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We noticed, yesterday, when some women were washing, where the ice was broken in the river, that the steam rose just as if they had been using boiling water; this was occasioned by the condensation of vapor .......
St. Petersburg, Russia, 1818, described by William Allen, 2000

I see my mother coming up from the shore carrying firewood on her shoulders and also lugging two large wooden buckets full of laundry that she has rinsed in an ice hole of the cold river, and she hangs the laundry on the line outside. Her felt boots are covered with a thick layer of snow.
Natalja Markus describing life in 1955 for the German community in Siberia

Laundry in ice and snow

Washing in a frozen river

woman dipping laundry into Finnish ice holeThis painting of the artist's sister, Lyydi Halonen, doing laundry through an ice hole in Finland in 1900 reminds us how difficult housekeeping without electricity can be. Washing at the riverside in summer weather may seem pleasant enough despite the hard work involved, but what happens if you live somewhere with long, cold winters?

After you've chopped through the ice with an axe, vapour will rise from the "warm" water and be visible for a while in the cold air. You must lean over the hole to swish your linen around in clean water. You will probably have soaped and scrubbed dirty things indoors before venturing out to rinse them. Ice-hole laundry has been part of winter life in many places, and still continues in some: parts of rural Russia, for example.

City washerwomen too used to do laundry in ice holes. English-speaking visitors to St. Petersburg in Russia during the 19th century often wrote of their astonishment at seeing groups of women working round holes in the frozen River Neva for hours at a time. They seem to have been quite well-organised. An ice-breaker was employed to prepare the hole, and screens were arranged to protect the washerwomen from chilling winds. Writers describe them singing, chatting, and joking.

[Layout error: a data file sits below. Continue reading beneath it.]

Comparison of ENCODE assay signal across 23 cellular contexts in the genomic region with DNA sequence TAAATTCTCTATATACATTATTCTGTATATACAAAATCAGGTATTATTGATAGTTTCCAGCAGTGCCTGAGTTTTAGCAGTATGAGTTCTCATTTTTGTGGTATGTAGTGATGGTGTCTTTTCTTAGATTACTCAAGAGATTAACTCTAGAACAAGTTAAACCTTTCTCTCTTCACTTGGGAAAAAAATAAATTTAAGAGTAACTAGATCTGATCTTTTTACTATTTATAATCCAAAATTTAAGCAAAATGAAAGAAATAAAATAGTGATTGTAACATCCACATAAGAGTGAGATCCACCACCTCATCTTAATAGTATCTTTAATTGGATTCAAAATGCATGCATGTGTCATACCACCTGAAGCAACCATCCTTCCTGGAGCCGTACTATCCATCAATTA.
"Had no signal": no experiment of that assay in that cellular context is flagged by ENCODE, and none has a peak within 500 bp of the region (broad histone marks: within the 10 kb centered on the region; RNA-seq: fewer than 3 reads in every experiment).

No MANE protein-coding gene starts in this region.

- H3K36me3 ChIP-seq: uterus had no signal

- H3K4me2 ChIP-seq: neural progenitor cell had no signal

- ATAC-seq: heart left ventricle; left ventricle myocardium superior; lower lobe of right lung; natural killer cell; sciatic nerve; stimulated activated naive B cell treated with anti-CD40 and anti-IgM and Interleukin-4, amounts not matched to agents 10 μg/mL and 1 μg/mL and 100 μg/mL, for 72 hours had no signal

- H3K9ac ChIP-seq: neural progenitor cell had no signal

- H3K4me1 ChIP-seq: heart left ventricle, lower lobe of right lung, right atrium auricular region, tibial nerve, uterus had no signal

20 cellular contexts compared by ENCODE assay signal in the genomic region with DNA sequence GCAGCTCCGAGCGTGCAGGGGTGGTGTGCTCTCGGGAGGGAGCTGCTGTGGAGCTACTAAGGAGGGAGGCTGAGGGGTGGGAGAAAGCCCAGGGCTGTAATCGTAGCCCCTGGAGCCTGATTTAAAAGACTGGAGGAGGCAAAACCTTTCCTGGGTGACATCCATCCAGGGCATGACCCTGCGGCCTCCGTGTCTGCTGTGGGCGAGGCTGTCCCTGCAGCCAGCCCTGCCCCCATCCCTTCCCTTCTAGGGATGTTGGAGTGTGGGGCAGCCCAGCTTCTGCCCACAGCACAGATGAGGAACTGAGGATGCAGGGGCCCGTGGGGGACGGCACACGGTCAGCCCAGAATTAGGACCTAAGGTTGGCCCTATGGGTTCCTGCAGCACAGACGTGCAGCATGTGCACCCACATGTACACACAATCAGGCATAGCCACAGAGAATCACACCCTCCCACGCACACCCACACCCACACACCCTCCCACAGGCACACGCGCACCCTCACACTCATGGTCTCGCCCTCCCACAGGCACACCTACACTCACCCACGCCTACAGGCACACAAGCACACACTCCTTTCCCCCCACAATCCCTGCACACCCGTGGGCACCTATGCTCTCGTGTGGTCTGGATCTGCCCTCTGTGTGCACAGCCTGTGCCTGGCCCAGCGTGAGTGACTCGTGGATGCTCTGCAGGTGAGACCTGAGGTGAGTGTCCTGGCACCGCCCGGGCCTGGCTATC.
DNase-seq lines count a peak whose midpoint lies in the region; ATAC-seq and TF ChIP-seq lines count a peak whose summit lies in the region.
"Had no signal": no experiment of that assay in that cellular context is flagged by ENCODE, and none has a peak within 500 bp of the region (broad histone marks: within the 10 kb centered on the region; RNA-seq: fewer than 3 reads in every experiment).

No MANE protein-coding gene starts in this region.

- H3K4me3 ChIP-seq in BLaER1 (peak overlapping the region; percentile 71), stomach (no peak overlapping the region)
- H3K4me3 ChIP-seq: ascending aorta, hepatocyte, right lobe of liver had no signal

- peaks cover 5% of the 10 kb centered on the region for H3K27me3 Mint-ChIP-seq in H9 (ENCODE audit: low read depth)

The washing of clothes at Petersburgh is very remarkable; it is done by women, who stand for hours on the ice, plunging their bare arms into the freezing water, in, perhaps, eighteen or twenty degrees of frost. They shelter themselves from the wind, which is the most bitter part of winter—fifteen degrees of frost, with wind, being more severe than twenty-five or thirty without—by means of large fir branches stuck in the ice, on which they hang mats. In general the women seem to be more regardless of cold than the men ; they seldom, even in the most intense cold, wear any thing on their heads but a silk handker-chief.
R. and A. Heber, The Life of Reginald Heber, 1830

clothes on washing-line and shadows against snowy landscapeHauling water from an ice-hole to an indoor washtub is hard work, but surely better than washing outside in sub-zero temperatures. But it doesn't solve the problem of getting clothes and bed-linen dry. If you have a clothes-line it's easy to get fabric to a "just damp" stage in suitable weather, even when the ground is covered in snow. The alternative is indoor drying on some kind of rack or clothes horse - very inconvenient if you have a lot of laundry in a small home.

...underwear, linen sheets, tablecloths, and the like had to be washed in the river nearly a mile away, even in the wintry months when the washing had to be done through a hole in the ice.
1920s Poland, memories collected by Sydney Stahl Weinberg in The World of Our Mothers: The Lives of Jewish Immigrant Women, 1988

24 February 2009

See also: Washing in the river
History of Laundry in the 1800s
Other laundry articles on this site


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